Audio Q&A: Conductor Murry Sidlin discusses his Hours of Freedom: The Story of The Terezin Composer

John Lemley and Mark Gresham | 02 DEC 2019

This Thursday evening, as part of its Fran Eizenstat and Eizenstat Family Memorial Lecture Series, the Ahavath Achim Synagogue presents Hours of Freedom: The Story of The Terezin Composer, a dramatized concert created and directed by Murry Sidlin and produced by The Defiant Requiem Foundation. Admission is free and open to the public, but registration is required through the registration link on the concert’s event page.

Murry Sidlin

Murry Sidlin

Listen to John Lemley’s interview with Hours of Freedom creator Murry Sidlin:

The music clips heard in the interview are excerpts from music written by composers interred at Terezin.

Hours of Freedom showcases works by fifteen composers imprisoned in the Theresienstadt concentration camp during World War II through a combination of music, video, and narrative, portraying both the agony and suffering of concentration camp and the contrasting inspiration and hope that is revealed through music.

The Holocaust, or השואה (HaShoah – “the catastrophe”), the systematic genocide of European Jews during World War II by Nazi Germany and its collaborators, resulted in the murder of an estimated two-thirds of the continent’s Jewish population, some six million men, women and children.


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Theresienstadt was established during the war by the Nazi SS as a hybrid of ghetto and concentration camp in Terezín, a Czech town established in 1780 as a fortified garrison and prison. During WWII, Theresienstadt served both as a waystation to the extermination camps, and as a ghetto in a propaganda role. After the occupation of the Czech lands in March 1939, the Prague Gestapo Police prison was set up in1940. The Jewish ghetto was created in 1941.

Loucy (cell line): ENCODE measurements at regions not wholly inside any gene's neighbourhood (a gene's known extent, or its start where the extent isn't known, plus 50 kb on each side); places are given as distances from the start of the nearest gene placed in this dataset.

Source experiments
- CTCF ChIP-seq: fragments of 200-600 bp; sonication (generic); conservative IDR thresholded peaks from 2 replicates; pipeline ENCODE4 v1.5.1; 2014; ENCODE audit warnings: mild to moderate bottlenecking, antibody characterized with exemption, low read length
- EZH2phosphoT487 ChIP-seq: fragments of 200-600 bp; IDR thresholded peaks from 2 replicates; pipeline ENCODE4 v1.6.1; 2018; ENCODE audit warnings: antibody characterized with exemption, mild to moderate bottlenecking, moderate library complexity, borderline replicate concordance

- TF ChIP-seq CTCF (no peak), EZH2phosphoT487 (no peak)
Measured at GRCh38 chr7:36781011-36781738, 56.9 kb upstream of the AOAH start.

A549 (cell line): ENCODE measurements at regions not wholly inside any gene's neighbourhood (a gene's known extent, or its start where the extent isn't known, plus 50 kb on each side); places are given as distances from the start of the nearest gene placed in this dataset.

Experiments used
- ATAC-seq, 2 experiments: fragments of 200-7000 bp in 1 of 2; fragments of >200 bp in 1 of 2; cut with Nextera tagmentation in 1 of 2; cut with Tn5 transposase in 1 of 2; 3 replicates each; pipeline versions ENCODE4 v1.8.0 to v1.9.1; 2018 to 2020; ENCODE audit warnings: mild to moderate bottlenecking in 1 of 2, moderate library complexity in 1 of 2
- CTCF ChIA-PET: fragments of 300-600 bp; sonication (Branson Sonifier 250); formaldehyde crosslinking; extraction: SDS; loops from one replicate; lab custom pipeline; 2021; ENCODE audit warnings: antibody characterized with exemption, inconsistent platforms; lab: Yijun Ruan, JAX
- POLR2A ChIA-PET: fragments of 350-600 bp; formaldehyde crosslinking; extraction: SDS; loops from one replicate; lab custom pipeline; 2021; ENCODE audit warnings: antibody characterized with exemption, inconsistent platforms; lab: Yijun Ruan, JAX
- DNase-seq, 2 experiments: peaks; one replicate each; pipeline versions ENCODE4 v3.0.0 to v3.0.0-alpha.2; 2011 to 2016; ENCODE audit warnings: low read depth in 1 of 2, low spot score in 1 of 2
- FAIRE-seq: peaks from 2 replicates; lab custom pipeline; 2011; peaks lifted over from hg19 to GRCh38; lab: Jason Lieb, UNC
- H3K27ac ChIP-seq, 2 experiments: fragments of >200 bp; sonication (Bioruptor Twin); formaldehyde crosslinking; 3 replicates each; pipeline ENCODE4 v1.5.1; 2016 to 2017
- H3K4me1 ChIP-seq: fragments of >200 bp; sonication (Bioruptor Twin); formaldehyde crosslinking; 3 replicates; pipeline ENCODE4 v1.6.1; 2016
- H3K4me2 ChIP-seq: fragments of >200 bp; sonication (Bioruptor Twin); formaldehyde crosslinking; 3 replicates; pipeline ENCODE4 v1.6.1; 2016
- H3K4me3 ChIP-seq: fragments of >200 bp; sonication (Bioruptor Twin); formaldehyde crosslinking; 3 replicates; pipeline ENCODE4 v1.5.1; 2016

"In the Living Quarters," a drawing by Bedrich Fritta of the Terezin ghetto.

“In the Living Quarters,” a drawing by Bedrich Fritta of the Terezin ghetto.

Surprisingly, Theresienstadt had a relatively rich cultural life, which greatly exceeded that in other Nazi concentration camps and ghettos , especially in 1943 and 1944, including concerts, lectures, visual arts and clandestine education. Nevertheless, it was a concentration camp, a place of starvation, disease and death that was part of the wartime horror that was the Holocaust — which should never be repeated but also never forgotten.  ■


John Lemley is an Atlanta-based host and producer who has been a mainstay of the city’s media scene for over 20 years, first as an on-air host and producer at 90.1 WABE, then as host and producer of John Lemley’s City Café on 1690 WLMB. John currently serves as an investigative reporter for Nancy Grace’s new Sirius XM radio program, Crime Stories.

Mark Gresham is an American composer and music journalist. He is the founder, publisher and principal writer of EarRelevant


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